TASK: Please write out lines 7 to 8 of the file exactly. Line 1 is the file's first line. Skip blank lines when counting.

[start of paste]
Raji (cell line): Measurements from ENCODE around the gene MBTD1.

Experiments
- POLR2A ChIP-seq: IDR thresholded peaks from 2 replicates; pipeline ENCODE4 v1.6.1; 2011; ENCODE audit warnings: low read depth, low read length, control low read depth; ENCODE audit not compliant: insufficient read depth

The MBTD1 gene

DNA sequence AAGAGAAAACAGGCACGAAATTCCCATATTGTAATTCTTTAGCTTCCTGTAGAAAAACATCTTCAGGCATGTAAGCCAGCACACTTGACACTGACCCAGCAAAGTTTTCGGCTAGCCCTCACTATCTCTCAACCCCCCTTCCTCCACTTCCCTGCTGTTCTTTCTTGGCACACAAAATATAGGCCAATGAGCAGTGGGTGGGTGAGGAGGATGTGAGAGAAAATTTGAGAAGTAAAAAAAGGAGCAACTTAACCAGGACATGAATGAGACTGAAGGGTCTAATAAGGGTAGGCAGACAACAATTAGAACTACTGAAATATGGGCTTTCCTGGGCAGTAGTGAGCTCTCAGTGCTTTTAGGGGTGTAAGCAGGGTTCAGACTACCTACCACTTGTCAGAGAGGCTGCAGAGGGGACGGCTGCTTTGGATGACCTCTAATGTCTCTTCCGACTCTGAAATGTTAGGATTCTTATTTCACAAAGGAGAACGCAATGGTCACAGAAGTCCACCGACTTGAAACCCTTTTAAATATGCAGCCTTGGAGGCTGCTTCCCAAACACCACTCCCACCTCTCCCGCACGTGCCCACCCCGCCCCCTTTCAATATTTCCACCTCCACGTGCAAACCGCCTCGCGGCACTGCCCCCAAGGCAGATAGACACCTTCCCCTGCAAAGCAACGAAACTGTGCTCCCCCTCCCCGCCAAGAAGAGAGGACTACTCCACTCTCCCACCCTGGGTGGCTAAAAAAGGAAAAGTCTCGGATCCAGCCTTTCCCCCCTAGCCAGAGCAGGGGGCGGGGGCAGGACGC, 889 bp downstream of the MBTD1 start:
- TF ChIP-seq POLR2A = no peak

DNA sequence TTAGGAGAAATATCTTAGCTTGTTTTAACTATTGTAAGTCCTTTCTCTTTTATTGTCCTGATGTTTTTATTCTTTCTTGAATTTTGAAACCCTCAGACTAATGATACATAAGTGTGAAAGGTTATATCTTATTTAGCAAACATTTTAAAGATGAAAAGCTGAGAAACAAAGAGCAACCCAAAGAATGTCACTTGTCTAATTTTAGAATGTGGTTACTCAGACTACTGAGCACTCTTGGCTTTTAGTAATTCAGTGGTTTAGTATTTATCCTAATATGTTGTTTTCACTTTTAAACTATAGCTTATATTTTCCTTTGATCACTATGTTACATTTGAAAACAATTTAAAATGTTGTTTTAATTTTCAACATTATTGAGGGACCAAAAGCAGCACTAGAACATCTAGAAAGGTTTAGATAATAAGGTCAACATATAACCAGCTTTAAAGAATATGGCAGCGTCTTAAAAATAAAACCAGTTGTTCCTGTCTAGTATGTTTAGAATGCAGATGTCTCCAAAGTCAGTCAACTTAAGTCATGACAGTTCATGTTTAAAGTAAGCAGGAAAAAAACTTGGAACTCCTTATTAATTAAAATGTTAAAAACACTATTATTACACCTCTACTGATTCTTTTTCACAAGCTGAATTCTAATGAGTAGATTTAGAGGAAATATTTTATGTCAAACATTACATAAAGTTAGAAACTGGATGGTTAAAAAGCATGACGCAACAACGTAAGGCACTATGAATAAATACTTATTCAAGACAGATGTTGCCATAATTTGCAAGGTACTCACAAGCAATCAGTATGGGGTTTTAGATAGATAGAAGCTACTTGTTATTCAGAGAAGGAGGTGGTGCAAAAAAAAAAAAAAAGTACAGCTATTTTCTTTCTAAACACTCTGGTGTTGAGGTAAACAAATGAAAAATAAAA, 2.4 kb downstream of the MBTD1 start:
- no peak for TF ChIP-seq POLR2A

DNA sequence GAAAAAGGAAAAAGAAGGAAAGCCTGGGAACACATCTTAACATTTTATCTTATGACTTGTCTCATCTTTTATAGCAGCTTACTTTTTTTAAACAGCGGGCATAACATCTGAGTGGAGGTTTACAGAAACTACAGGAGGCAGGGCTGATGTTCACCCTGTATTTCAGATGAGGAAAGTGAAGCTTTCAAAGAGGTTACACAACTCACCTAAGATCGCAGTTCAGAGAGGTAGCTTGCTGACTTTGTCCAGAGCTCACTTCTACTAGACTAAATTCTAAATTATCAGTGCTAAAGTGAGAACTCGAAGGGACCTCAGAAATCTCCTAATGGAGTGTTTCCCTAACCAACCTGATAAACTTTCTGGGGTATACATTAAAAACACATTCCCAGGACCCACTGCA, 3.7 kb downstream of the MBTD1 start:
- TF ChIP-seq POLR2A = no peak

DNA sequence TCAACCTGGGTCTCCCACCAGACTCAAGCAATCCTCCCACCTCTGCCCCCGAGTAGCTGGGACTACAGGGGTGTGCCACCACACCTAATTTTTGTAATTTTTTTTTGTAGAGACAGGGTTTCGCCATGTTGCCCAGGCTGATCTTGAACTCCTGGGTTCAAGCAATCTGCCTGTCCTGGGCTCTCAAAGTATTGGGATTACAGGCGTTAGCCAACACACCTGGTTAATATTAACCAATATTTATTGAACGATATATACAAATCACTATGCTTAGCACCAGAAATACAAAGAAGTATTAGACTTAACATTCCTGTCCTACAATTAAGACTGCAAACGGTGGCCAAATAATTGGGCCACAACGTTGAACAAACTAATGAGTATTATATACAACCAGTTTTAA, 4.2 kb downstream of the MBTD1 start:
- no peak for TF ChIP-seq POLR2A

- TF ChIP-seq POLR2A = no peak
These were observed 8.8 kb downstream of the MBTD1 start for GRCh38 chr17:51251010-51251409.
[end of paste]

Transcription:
DNA sequence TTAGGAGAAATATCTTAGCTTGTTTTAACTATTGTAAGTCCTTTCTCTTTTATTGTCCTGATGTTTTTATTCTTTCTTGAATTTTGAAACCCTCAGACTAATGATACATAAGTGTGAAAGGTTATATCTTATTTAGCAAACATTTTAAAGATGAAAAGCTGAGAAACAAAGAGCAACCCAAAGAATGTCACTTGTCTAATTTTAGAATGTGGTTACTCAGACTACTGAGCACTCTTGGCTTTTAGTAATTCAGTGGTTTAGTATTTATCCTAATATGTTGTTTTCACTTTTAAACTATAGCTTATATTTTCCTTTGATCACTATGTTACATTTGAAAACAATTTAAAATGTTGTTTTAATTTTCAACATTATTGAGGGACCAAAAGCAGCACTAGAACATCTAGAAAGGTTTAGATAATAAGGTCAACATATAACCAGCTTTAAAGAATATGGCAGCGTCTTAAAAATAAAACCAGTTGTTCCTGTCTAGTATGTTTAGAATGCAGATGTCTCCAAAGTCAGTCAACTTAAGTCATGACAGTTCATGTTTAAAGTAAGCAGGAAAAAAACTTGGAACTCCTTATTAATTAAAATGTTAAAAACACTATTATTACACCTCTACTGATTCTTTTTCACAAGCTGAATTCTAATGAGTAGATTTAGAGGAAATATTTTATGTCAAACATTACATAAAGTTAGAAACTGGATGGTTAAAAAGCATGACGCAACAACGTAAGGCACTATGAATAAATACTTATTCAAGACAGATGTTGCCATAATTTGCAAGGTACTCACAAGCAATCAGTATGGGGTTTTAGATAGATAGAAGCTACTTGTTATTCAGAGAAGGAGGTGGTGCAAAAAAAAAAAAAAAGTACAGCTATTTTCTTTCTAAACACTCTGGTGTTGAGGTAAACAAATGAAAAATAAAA, 2.4 kb downstream of the MBTD1 start:
- no peak for TF ChIP-seq POLR2A